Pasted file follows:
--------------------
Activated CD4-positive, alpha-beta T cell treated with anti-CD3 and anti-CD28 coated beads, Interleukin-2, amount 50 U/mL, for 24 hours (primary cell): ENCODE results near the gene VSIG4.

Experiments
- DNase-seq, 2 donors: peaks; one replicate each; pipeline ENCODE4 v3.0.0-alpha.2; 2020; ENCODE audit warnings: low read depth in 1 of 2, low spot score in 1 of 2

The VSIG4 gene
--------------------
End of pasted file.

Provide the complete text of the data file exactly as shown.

Activated CD4-positive, alpha-beta T cell treated with anti-CD3 and anti-CD28 coated beads, Interleukin-2, amount 50 U/mL, for 24 hours (primary cell): ENCODE results near the gene VSIG4.

Experiments
- DNase-seq, 2 donors: peaks; one replicate each; pipeline ENCODE4 v3.0.0-alpha.2; 2020; ENCODE audit warnings: low read depth in 1 of 2, low spot score in 1 of 2

The VSIG4 gene